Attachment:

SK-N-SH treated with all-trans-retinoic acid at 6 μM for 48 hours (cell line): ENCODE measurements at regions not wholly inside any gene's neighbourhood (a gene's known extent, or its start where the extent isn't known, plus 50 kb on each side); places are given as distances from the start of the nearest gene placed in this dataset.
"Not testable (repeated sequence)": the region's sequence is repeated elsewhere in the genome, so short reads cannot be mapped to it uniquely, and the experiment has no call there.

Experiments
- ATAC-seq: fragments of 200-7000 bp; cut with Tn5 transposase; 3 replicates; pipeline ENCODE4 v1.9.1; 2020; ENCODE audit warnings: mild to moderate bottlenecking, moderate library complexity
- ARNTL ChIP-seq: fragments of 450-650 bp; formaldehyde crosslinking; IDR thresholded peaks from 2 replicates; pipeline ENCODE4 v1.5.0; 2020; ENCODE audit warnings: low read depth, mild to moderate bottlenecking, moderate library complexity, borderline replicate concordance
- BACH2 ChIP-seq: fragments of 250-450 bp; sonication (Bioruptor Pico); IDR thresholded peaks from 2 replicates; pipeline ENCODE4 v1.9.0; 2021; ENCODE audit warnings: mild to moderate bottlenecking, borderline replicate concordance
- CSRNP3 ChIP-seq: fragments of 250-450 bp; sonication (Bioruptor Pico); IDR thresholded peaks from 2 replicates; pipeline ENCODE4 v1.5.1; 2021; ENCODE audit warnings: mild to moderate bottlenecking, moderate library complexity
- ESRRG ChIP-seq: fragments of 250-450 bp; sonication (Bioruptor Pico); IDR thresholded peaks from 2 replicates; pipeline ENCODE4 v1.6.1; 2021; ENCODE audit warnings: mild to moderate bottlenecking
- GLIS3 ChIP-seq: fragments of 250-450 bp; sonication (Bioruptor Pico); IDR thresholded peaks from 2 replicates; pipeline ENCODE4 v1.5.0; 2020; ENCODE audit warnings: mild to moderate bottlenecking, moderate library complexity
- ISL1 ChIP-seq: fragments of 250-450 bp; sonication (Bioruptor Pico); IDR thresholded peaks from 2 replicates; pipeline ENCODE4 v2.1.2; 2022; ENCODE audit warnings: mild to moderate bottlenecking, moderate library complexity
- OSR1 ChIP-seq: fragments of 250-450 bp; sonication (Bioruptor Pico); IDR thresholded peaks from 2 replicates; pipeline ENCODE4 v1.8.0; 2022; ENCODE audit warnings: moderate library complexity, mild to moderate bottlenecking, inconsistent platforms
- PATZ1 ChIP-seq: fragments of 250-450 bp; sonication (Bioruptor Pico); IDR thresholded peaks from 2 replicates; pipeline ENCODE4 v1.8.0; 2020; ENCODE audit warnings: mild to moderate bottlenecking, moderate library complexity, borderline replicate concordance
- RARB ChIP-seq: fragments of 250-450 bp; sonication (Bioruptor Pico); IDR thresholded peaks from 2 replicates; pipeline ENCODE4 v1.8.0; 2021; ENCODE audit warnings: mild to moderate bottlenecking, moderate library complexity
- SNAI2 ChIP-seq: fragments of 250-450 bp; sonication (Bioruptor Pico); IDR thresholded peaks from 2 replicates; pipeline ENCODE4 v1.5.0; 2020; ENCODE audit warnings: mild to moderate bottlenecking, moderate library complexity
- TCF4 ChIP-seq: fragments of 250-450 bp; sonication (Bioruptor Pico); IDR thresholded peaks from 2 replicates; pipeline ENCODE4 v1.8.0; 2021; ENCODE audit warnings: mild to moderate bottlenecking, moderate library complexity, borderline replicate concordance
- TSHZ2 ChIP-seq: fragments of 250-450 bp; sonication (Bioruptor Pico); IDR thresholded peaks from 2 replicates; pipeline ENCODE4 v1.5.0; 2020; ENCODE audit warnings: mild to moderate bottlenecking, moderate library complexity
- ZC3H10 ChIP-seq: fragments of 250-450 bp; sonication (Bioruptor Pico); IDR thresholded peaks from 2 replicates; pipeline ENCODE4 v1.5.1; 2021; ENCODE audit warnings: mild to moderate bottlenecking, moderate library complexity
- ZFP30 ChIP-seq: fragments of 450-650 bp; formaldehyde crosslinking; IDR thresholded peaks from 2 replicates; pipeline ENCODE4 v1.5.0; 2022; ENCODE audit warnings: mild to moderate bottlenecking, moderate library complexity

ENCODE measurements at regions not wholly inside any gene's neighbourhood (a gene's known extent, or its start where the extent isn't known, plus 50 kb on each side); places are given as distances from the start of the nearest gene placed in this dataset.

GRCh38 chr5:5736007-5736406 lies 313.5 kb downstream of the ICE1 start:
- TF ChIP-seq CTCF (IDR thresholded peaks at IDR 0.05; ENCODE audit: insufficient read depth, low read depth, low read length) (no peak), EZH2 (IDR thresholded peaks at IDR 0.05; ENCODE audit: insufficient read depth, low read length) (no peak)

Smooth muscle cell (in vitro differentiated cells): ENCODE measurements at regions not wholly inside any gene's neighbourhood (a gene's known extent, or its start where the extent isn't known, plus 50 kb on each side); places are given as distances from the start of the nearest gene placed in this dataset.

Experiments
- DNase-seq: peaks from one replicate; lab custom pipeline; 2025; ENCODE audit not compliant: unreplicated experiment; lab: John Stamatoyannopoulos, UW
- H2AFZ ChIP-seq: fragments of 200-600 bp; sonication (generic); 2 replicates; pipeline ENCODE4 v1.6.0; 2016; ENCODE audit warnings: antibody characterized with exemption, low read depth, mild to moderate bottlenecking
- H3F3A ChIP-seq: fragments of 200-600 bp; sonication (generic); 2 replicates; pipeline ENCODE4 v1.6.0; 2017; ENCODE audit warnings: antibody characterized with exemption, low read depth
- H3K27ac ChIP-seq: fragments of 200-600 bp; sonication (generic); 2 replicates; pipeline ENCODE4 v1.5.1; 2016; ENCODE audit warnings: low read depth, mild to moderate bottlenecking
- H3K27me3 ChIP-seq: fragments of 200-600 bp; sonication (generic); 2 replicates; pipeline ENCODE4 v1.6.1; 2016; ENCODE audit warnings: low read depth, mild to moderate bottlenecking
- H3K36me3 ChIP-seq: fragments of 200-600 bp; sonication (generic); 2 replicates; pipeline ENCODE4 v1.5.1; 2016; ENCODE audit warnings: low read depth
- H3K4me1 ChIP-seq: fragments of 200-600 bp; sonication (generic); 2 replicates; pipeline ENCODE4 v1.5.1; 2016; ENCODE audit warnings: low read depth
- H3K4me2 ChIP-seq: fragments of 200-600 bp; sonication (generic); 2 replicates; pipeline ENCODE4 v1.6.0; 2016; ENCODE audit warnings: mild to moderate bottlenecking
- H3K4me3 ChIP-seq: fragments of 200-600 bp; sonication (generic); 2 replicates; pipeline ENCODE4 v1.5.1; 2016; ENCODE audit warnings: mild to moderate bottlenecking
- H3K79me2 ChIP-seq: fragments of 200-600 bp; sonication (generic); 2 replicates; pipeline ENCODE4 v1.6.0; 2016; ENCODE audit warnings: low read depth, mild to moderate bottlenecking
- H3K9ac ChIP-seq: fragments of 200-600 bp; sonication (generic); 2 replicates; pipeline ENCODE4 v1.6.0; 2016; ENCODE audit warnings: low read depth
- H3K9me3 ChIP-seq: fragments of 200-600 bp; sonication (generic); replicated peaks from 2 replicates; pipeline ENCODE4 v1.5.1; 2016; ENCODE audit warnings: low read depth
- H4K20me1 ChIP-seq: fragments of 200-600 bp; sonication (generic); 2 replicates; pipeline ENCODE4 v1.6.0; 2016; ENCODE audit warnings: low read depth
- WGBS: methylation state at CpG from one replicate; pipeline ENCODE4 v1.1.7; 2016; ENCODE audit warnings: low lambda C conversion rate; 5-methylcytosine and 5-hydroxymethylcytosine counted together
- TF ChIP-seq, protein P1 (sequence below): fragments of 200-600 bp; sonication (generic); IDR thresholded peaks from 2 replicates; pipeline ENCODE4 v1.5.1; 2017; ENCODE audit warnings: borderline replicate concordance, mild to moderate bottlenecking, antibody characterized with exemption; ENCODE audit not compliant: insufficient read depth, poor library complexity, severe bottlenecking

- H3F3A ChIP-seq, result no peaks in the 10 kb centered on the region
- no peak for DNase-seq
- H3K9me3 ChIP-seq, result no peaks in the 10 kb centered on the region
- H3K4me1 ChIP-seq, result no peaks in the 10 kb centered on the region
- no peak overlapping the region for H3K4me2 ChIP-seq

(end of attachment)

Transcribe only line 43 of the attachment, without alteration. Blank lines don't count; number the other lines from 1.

- no peak overlapping the region for H3K4me2 ChIP-seq